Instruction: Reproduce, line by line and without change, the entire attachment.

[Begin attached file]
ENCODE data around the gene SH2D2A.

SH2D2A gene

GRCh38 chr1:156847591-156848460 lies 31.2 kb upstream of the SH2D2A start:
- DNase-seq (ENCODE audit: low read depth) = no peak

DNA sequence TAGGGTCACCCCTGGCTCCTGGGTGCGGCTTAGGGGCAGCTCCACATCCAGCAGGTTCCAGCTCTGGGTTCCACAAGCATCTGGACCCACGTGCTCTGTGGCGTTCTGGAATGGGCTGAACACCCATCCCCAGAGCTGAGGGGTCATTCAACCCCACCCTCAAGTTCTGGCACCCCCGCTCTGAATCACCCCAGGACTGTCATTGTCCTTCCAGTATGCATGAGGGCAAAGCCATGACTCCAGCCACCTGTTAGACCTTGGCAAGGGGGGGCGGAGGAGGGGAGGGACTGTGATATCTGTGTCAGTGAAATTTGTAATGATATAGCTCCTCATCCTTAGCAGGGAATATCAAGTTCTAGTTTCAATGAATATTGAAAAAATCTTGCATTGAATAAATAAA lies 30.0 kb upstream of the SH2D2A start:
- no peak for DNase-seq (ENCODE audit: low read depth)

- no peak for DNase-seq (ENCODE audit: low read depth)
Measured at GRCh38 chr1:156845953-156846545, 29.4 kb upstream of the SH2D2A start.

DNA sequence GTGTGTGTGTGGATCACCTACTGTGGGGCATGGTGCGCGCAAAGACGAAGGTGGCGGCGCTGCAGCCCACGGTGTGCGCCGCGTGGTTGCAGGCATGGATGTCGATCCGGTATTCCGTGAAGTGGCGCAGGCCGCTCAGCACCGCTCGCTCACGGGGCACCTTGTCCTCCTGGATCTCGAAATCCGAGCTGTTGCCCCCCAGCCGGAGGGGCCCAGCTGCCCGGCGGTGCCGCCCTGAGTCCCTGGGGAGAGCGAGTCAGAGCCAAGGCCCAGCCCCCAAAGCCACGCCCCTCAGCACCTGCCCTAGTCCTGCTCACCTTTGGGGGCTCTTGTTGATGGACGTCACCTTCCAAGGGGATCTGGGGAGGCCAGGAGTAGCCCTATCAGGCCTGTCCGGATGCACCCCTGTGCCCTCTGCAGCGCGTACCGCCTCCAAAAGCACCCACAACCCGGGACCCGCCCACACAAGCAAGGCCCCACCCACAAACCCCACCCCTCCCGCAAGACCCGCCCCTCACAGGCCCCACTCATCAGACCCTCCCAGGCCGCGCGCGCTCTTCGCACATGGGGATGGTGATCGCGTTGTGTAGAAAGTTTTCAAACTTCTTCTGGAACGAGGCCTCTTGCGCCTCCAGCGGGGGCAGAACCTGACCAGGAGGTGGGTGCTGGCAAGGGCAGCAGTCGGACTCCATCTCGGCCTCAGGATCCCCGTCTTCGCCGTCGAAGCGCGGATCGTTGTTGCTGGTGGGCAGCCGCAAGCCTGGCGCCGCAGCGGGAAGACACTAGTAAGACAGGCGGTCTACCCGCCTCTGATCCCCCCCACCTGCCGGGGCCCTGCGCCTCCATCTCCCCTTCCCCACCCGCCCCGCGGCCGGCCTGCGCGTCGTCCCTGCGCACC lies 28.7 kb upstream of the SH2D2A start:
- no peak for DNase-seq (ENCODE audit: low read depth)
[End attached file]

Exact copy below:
ENCODE data around the gene SH2D2A.

SH2D2A gene

GRCh38 chr1:156847591-156848460 lies 31.2 kb upstream of the SH2D2A start:
- DNase-seq (ENCODE audit: low read depth) = no peak

DNA sequence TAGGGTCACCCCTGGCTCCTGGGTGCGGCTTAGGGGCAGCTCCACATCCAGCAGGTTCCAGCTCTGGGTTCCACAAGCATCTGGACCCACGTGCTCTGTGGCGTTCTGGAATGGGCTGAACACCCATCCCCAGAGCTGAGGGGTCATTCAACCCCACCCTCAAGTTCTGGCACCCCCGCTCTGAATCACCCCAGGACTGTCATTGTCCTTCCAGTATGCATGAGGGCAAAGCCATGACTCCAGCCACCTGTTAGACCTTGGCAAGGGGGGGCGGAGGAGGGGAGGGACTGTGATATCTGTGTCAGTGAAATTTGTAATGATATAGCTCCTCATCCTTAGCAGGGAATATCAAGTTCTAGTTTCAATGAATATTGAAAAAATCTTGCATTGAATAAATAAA lies 30.0 kb upstream of the SH2D2A start:
- no peak for DNase-seq (ENCODE audit: low read depth)

- no peak for DNase-seq (ENCODE audit: low read depth)
Measured at GRCh38 chr1:156845953-156846545, 29.4 kb upstream of the SH2D2A start.

DNA sequence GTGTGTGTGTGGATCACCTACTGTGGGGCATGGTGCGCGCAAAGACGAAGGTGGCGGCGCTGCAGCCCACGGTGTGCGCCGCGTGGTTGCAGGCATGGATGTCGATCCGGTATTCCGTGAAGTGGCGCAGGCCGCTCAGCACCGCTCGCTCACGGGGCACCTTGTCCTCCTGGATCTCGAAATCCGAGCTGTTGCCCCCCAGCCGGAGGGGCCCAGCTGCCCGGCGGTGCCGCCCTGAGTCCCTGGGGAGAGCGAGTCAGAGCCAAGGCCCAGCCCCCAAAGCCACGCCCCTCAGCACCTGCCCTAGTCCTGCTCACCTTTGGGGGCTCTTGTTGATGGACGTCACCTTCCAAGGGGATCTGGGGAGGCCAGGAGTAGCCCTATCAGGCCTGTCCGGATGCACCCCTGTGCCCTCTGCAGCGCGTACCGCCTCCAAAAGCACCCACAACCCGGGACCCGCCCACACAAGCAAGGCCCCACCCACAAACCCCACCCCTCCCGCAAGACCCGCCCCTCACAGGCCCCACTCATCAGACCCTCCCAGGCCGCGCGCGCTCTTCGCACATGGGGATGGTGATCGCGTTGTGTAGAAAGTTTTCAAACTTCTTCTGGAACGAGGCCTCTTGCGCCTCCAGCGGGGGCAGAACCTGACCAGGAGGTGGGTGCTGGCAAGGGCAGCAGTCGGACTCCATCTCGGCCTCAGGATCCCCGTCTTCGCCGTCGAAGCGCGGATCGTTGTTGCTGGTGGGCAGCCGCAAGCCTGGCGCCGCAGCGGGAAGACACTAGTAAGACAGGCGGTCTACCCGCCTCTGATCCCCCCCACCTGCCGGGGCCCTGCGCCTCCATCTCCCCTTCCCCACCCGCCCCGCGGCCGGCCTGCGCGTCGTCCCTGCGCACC lies 28.7 kb upstream of the SH2D2A start:
- no peak for DNase-seq (ENCODE audit: low read depth)